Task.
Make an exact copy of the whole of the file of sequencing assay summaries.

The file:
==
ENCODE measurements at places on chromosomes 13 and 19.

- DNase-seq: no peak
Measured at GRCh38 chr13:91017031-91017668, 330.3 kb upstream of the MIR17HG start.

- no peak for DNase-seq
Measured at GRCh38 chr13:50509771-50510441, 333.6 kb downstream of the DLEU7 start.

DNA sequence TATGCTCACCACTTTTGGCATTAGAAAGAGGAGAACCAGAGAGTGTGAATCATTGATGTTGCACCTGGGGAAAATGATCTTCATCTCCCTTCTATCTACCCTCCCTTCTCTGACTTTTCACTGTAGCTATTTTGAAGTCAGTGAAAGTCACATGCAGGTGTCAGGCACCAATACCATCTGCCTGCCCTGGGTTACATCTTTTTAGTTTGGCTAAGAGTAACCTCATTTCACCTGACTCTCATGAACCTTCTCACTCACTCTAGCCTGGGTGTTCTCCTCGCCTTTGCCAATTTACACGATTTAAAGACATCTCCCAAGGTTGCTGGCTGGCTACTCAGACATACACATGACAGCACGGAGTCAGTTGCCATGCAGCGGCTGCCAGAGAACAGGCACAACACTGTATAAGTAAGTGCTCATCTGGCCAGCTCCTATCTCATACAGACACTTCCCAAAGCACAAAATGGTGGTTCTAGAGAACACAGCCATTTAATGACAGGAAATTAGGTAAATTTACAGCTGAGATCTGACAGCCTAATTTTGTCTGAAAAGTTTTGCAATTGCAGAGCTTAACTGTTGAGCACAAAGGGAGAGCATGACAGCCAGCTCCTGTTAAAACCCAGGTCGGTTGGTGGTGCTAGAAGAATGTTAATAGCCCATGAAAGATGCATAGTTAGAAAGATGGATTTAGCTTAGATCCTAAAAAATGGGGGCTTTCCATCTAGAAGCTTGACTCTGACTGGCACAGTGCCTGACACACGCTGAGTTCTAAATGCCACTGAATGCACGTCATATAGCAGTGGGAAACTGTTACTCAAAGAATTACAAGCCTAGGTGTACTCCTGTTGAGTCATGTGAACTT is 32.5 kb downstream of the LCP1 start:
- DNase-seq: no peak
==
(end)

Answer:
ENCODE measurements at places on chromosomes 13 and 19.

- DNase-seq: no peak
Measured at GRCh38 chr13:91017031-91017668, 330.3 kb upstream of the MIR17HG start.

- no peak for DNase-seq
Measured at GRCh38 chr13:50509771-50510441, 333.6 kb downstream of the DLEU7 start.

DNA sequence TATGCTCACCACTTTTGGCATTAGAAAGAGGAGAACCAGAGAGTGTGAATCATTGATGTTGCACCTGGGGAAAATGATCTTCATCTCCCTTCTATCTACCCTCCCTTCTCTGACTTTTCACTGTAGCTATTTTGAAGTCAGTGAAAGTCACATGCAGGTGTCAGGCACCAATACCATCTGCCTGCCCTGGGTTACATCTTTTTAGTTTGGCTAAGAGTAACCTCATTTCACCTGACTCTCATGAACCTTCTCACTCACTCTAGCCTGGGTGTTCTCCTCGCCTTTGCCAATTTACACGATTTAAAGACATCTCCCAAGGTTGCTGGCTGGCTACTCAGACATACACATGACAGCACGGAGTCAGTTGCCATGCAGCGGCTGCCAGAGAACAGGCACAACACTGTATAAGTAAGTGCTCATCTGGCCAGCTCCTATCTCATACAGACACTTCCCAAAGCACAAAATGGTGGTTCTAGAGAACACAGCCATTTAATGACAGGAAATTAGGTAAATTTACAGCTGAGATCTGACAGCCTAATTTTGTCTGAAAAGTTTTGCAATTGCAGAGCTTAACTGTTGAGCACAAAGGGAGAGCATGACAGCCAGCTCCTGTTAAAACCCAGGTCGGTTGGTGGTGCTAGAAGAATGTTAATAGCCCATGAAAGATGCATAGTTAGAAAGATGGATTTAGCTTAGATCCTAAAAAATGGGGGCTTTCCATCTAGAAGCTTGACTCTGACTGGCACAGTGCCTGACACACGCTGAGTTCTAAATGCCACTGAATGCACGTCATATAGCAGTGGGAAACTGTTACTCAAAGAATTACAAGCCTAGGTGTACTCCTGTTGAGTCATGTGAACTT is 32.5 kb downstream of the LCP1 start:
- DNase-seq: no peak